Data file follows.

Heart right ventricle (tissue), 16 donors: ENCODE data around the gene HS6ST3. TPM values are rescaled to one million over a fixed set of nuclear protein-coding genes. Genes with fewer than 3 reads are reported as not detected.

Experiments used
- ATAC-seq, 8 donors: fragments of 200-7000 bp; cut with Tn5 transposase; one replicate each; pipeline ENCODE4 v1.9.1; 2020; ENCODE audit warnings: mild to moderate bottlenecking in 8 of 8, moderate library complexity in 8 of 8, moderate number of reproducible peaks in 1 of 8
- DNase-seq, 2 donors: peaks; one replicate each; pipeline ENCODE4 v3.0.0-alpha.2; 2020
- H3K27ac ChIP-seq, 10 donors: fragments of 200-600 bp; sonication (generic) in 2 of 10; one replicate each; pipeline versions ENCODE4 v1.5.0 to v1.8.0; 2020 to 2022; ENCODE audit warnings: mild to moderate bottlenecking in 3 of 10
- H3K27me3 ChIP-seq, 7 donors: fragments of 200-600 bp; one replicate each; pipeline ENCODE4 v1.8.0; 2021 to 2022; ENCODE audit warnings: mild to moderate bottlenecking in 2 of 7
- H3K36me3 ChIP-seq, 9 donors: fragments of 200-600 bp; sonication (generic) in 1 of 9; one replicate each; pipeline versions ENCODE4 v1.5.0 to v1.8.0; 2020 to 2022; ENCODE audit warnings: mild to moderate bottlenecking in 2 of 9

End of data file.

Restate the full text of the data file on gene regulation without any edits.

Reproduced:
Heart right ventricle (tissue), 16 donors: ENCODE data around the gene HS6ST3. TPM values are rescaled to one million over a fixed set of nuclear protein-coding genes. Genes with fewer than 3 reads are reported as not detected.

Experiments used
- ATAC-seq, 8 donors: fragments of 200-7000 bp; cut with Tn5 transposase; one replicate each; pipeline ENCODE4 v1.9.1; 2020; ENCODE audit warnings: mild to moderate bottlenecking in 8 of 8, moderate library complexity in 8 of 8, moderate number of reproducible peaks in 1 of 8
- DNase-seq, 2 donors: peaks; one replicate each; pipeline ENCODE4 v3.0.0-alpha.2; 2020
- H3K27ac ChIP-seq, 10 donors: fragments of 200-600 bp; sonication (generic) in 2 of 10; one replicate each; pipeline versions ENCODE4 v1.5.0 to v1.8.0; 2020 to 2022; ENCODE audit warnings: mild to moderate bottlenecking in 3 of 10
- H3K27me3 ChIP-seq, 7 donors: fragments of 200-600 bp; one replicate each; pipeline ENCODE4 v1.8.0; 2021 to 2022; ENCODE audit warnings: mild to moderate bottlenecking in 2 of 7
- H3K36me3 ChIP-seq, 9 donors: fragments of 200-600 bp; sonication (generic) in 1 of 9; one replicate each; pipeline versions ENCODE4 v1.5.0 to v1.8.0; 2020 to 2022; ENCODE audit warnings: mild to moderate bottlenecking in 2 of 9